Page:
Summer is here – and, boy, are you prepared. You’ve trimmed your hedges like a pro, treated the plants to a healthy feed and even mowed the grass. But now you have a decision to make about how to best dispose of all those leftover grass clippings?
If, like much of the population, your first thought is to dump the lot in the recycling bin, you might want to think again. While this is technically a sound choice, it isn’t advised. See, there are plenty of other ways you can 'grasscycle' your clippings at home.
Read on for the low-down on recycling grass clippings.
1. Leave them on the lawn
It might seem counter-productive, but grass clippings help to promote a healthy garden. No, really – they’re nature’s fertiliser.
This is because, once clipped, the blades retain essential water and nutrients. By leaving them on top of your fresh grass, you are supporting soil health – which also means not having to contend with any clean-ups.
To make the job easier, opt for a lawnmower which collects clippings as you cut. The Gtech cordless lawnmower 2.0, for instance, boasts a huge 50-litre bin so you can clip and fertilise your garden quickly. When you’re finished mowing, just detach the bin, open the flap and sprinkle the clippings around your garden.
TOP TIP: Ensure that your garden is clear of weeds before leaving any lawn clippings. Otherwise, you could be providing fertile ground for weeds to grow.
2. Place them under hedges
Are your hedges and bushes looking tired? A generous helping of grass clippings could be just what they need.
To perk up your foliage, simply sprinkle a layer of the mulch at the base of your chosen shrub to give them sufficient moisture and nutrients. Then, get the sun lounger out and put your feet up – your work here is done.
3. Make a compost heap
If you have a large garden, you could find yourself with more grass clippings than your hedges can handle. That’s okay though, there is plenty you can do with your bundle.
One of the most sustainable ways to reuse large amounts of clippings is to start your own compost heap. To make the perfect batch, add a balanced 2:1 ratio of green to brown material (green would be things like grass, whereas brown is leaves, twigs and branches). This ensures a healthy combination of carbon and nitrogen for neighbouring plants and flowers.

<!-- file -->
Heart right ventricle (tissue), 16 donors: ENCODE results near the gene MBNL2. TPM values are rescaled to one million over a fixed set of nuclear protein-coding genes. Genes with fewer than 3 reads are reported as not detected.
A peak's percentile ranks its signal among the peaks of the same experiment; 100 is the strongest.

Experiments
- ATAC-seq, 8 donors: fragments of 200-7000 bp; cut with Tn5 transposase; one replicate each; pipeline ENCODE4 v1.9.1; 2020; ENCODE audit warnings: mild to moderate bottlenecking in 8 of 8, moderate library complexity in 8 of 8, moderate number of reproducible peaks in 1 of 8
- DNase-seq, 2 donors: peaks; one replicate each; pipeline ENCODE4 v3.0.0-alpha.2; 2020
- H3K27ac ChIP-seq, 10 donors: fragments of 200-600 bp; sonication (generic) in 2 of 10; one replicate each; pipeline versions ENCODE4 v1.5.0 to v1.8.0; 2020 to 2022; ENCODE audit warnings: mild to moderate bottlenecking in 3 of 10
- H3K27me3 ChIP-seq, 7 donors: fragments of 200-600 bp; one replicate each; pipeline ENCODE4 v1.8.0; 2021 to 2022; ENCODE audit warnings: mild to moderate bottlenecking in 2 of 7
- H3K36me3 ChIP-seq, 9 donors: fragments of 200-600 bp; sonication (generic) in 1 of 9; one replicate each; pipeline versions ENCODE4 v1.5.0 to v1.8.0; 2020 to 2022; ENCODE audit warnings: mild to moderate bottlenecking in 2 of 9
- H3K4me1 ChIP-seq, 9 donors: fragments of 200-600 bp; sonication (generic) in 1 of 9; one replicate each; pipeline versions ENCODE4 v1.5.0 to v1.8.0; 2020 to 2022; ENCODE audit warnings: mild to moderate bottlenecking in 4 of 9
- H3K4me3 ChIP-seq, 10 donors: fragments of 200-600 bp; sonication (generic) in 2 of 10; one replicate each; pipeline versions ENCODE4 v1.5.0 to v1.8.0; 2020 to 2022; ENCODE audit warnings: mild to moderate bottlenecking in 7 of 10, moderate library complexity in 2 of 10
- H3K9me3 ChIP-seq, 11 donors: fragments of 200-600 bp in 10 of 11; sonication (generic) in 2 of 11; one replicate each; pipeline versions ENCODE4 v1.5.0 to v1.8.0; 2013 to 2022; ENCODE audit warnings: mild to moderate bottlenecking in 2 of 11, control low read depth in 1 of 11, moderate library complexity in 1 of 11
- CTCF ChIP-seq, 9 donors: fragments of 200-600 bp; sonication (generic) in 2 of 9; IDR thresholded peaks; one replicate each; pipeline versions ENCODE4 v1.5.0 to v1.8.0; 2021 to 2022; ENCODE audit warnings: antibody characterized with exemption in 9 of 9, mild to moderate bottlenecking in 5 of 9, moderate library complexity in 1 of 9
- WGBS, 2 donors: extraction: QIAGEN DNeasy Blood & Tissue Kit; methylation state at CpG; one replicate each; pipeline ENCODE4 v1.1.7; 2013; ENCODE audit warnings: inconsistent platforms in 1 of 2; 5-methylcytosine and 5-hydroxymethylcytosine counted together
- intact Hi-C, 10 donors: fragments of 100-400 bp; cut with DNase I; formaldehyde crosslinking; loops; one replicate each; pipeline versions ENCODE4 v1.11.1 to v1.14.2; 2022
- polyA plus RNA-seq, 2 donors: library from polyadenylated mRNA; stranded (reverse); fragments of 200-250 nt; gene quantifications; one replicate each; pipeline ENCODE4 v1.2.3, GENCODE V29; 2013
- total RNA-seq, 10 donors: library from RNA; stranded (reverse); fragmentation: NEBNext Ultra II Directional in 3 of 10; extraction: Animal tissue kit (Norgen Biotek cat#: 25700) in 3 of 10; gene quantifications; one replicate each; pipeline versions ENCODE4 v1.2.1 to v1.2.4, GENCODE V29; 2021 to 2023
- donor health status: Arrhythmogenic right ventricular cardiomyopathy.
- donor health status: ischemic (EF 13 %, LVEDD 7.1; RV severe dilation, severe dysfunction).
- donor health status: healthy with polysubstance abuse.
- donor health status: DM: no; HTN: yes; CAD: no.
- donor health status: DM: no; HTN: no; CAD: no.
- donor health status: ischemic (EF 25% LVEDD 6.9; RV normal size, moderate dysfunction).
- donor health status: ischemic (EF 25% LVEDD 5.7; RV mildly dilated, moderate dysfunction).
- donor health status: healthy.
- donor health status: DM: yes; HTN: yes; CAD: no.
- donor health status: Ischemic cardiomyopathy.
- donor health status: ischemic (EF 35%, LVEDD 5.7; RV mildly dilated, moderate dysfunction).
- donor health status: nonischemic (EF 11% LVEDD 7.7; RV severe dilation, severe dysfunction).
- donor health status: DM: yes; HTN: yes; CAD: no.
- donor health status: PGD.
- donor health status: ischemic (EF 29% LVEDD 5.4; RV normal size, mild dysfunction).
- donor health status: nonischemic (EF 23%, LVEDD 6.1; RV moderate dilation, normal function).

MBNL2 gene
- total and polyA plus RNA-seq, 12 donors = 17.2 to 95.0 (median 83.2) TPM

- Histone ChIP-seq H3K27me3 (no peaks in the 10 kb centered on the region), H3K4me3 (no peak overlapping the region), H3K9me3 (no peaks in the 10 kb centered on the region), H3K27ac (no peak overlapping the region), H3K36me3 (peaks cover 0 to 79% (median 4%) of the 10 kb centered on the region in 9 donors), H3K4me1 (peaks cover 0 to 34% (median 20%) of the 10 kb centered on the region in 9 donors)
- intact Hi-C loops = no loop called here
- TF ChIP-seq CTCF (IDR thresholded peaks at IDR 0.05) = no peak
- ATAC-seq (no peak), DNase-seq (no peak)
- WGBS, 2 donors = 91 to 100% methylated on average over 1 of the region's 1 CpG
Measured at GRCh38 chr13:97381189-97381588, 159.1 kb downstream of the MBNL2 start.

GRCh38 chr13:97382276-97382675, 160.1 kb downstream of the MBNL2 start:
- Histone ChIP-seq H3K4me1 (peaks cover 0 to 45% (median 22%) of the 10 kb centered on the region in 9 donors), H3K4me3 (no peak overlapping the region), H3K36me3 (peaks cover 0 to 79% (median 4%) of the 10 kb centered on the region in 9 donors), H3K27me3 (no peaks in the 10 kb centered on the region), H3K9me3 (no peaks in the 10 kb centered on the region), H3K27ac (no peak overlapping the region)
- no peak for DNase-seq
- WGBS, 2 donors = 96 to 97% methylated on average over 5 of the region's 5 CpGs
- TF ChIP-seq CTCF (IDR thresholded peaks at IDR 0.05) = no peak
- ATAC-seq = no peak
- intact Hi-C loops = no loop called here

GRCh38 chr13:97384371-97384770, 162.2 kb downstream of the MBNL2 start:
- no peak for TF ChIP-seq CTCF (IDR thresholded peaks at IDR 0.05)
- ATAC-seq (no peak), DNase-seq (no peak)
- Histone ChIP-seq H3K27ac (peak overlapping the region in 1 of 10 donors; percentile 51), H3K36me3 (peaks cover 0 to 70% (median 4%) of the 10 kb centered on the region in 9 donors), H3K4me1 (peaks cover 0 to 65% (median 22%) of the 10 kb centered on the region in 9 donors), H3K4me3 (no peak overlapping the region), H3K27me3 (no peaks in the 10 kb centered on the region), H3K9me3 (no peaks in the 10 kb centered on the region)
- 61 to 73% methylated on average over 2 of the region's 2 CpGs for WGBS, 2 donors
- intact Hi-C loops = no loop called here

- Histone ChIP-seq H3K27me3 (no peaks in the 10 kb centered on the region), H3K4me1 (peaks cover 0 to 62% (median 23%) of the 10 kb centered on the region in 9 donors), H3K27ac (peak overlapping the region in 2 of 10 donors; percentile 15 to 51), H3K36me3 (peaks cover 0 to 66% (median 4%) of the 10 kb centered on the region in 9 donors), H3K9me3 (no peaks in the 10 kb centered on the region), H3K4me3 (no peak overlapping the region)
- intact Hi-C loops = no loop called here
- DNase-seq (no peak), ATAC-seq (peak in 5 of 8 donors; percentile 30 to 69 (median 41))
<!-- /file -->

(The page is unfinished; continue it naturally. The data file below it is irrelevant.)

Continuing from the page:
And don’t worry if your ratio isn’t exact; you can always dry some clippings out until they turn brown and then mix them in.
TOP TIP: If you don’t have the room for your own compost pile, check whether your neighbours would like one. Alternatively, offer it out to a local allotment – many people will be happy to take it.
4. What not to do with grass clippings?
Just because some garden waste is biodegradable, it doesn’t mean we can dispose of it haphazardly. In fact, certain methods could damage the environment.
For one, you should never burn fresh grass clippings (or any green or damp garden waste), as they release harmful smoke particles and chemicals which have been linked to lung damage.
In the same vein, you shouldn’t throw the clippings into a general waste bin bound for the landfill. As it stands, landfills are already almost full to capacity and adding garden waste that can be recycled will only exacerbate the problem.
If your recycling bin is full, pay a visit to your local recycling centre. They will happily accept any organic waste, free of charge.
Now you are familiar with 'grasscycling', it’s time to find the right lawnmower for the job. To find the very best, take a look at the Gtech cordless garden care range.